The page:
But I am getting ahead of myself. It wasn’t that Walt didn’t stand out in class, because he did. He just stood out for all the wrong reasons. First, at fourteen, he was two years older than all the other children in the class. Second, he was always the class clown and doodled on all his books and papers. Little mice and other creatures always surrounded his work assignments, which infuriated my colleagues because they felt that he wasn’t taking school seriously. Third, he was constantly falling asleep in class. Nonetheless, he displayed a curiosity in class that betrayed a keen intellect and great mind.

I couldn’t care less about his age: in my classroom,  all students were there to learn. Napping in class I could tolerate. He got up at 3 A.M. to help his father deliver newspapers, after all. Who wouldn’t need to catch forty winks after a schedule like that? The doodling was easily managed, too. The first time I caught him drawing, I asked him to stay after class for a few minutes.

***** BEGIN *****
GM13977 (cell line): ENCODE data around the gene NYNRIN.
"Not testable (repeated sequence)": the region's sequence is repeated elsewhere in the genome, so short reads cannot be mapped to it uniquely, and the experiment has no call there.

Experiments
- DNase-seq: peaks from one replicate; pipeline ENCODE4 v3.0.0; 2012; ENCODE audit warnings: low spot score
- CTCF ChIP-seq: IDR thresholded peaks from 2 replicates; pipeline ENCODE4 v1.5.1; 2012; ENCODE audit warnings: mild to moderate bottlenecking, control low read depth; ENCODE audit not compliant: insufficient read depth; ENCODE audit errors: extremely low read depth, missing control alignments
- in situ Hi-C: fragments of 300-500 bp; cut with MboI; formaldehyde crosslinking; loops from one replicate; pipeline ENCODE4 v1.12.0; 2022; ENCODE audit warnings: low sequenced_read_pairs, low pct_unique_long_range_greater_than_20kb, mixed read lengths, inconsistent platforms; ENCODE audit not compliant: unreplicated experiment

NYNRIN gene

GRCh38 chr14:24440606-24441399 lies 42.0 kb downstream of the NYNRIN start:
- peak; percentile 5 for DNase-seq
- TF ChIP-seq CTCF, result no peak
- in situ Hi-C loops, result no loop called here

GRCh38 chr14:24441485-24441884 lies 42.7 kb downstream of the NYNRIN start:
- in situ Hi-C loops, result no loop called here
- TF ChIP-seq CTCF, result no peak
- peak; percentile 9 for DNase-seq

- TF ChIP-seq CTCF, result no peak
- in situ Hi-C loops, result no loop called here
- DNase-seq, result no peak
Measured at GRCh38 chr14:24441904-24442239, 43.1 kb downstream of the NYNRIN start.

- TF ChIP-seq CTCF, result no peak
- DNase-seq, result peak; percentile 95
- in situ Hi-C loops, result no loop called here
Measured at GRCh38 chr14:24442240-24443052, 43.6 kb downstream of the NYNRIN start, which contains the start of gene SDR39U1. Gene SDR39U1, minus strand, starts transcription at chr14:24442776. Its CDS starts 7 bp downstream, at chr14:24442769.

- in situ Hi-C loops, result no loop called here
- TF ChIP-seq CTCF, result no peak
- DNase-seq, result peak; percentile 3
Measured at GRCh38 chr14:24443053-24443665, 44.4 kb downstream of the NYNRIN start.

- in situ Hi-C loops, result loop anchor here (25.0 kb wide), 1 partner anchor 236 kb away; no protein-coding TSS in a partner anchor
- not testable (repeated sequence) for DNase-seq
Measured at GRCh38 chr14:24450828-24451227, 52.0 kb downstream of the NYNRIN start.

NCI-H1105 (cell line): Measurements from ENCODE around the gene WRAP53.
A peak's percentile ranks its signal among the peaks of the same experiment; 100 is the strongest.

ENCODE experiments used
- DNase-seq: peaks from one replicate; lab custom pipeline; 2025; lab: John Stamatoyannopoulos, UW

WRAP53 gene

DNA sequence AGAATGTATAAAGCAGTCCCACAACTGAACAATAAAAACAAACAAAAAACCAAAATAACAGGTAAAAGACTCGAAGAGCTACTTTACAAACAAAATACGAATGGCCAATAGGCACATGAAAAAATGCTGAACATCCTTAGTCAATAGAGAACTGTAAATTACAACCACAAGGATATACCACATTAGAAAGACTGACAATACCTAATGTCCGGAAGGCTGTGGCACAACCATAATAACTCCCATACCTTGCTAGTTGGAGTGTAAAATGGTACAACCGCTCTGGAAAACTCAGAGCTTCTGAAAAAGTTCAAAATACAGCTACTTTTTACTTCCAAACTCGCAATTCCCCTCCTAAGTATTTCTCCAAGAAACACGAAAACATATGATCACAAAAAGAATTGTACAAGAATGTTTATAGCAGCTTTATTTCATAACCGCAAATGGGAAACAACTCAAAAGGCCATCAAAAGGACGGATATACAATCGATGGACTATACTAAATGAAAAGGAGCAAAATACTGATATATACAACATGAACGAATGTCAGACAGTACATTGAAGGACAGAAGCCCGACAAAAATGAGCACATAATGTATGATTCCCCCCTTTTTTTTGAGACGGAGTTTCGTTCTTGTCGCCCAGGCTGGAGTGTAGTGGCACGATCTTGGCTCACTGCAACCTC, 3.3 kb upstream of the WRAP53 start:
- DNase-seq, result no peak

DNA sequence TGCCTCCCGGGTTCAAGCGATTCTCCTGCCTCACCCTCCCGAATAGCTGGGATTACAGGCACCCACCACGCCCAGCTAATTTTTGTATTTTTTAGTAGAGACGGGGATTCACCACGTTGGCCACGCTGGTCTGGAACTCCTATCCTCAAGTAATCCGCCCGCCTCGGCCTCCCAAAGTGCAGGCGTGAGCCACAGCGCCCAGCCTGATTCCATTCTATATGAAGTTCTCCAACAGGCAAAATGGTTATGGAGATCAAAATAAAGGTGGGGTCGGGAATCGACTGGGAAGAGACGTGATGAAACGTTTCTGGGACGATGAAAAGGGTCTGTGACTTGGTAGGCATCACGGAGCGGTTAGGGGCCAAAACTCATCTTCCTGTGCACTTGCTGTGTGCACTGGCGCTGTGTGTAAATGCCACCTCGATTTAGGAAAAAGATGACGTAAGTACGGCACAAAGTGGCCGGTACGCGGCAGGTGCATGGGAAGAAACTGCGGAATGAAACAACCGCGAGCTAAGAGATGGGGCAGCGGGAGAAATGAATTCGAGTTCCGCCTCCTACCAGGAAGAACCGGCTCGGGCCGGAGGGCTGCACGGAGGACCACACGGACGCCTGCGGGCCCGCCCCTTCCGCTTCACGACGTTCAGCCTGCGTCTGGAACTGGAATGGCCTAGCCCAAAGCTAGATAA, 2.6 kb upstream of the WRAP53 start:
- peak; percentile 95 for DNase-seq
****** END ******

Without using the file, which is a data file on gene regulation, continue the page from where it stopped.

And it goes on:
When he came up to my desk after the rest of the students left, I could tell he was fearing the worse. “Yes, Miss Beck?”

I smiled reassuringly. “Walt, you have a great mind.”

Walt blinked a coupled of times before stammering, “Th-thank you, Miss Beck.”

“But you’ve got to have something inside of it so that you don’t waste it. So, I’m thinking we can strike a compromise. You finish your arithmetic work, then you can draw all you like. Sound fair to you?” I doubt I’ve seen a more shocked face before or since that moment. He opened his mouth a couple of times, but no sound came out. Finally, he just nodded. “Very good. You may go.”

As I watched Walt walk towards the door, an idea struck me. “Oh, Walt?”

He turned to face me, his hand on the doorknob. “Yes, Miss Beck?”